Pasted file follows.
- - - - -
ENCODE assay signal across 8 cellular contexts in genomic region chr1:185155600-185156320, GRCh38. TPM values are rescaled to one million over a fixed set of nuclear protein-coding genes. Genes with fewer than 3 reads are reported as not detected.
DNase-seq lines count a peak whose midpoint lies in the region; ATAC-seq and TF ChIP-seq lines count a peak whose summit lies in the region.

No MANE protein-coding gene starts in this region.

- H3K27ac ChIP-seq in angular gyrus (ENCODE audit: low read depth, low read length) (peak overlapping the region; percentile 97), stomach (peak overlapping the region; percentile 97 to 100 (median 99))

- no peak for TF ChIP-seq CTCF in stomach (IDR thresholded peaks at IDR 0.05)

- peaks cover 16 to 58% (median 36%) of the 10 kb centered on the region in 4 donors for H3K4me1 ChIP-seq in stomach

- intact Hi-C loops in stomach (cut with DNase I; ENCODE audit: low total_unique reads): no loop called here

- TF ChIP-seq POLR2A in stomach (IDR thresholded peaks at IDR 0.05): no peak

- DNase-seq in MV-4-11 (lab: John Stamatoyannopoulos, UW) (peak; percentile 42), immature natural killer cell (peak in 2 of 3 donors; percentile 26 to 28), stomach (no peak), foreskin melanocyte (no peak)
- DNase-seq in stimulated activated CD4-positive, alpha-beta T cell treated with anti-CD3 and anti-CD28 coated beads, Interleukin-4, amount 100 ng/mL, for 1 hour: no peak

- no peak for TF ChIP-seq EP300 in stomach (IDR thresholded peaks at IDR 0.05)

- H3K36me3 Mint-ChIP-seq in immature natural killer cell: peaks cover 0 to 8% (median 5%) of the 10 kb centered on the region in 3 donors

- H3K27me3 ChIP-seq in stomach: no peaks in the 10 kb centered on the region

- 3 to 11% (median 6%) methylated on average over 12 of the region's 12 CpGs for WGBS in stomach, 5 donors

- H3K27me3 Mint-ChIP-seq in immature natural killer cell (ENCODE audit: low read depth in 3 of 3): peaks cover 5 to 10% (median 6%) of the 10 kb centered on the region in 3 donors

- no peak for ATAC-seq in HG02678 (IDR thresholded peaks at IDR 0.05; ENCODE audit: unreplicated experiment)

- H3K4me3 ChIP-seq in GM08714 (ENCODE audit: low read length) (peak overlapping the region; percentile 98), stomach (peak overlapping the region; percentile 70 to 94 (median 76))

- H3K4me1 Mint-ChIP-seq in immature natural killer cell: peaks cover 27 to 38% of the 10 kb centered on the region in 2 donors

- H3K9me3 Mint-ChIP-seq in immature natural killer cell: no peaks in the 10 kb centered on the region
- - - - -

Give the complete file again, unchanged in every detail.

ENCODE assay signal across 8 cellular contexts in genomic region chr1:185155600-185156320, GRCh38. TPM values are rescaled to one million over a fixed set of nuclear protein-coding genes. Genes with fewer than 3 reads are reported as not detected.
DNase-seq lines count a peak whose midpoint lies in the region; ATAC-seq and TF ChIP-seq lines count a peak whose summit lies in the region.

No MANE protein-coding gene starts in this region.

- H3K27ac ChIP-seq in angular gyrus (ENCODE audit: low read depth, low read length) (peak overlapping the region; percentile 97), stomach (peak overlapping the region; percentile 97 to 100 (median 99))

- no peak for TF ChIP-seq CTCF in stomach (IDR thresholded peaks at IDR 0.05)

- peaks cover 16 to 58% (median 36%) of the 10 kb centered on the region in 4 donors for H3K4me1 ChIP-seq in stomach

- intact Hi-C loops in stomach (cut with DNase I; ENCODE audit: low total_unique reads): no loop called here

- TF ChIP-seq POLR2A in stomach (IDR thresholded peaks at IDR 0.05): no peak

- DNase-seq in MV-4-11 (lab: John Stamatoyannopoulos, UW) (peak; percentile 42), immature natural killer cell (peak in 2 of 3 donors; percentile 26 to 28), stomach (no peak), foreskin melanocyte (no peak)
- DNase-seq in stimulated activated CD4-positive, alpha-beta T cell treated with anti-CD3 and anti-CD28 coated beads, Interleukin-4, amount 100 ng/mL, for 1 hour: no peak

- no peak for TF ChIP-seq EP300 in stomach (IDR thresholded peaks at IDR 0.05)

- H3K36me3 Mint-ChIP-seq in immature natural killer cell: peaks cover 0 to 8% (median 5%) of the 10 kb centered on the region in 3 donors

- H3K27me3 ChIP-seq in stomach: no peaks in the 10 kb centered on the region

- 3 to 11% (median 6%) methylated on average over 12 of the region's 12 CpGs for WGBS in stomach, 5 donors

- H3K27me3 Mint-ChIP-seq in immature natural killer cell (ENCODE audit: low read depth in 3 of 3): peaks cover 5 to 10% (median 6%) of the 10 kb centered on the region in 3 donors

- no peak for ATAC-seq in HG02678 (IDR thresholded peaks at IDR 0.05; ENCODE audit: unreplicated experiment)

- H3K4me3 ChIP-seq in GM08714 (ENCODE audit: low read length) (peak overlapping the region; percentile 98), stomach (peak overlapping the region; percentile 70 to 94 (median 76))

- H3K4me1 Mint-ChIP-seq in immature natural killer cell: peaks cover 27 to 38% of the 10 kb centered on the region in 2 donors

- H3K9me3 Mint-ChIP-seq in immature natural killer cell: no peaks in the 10 kb centered on the region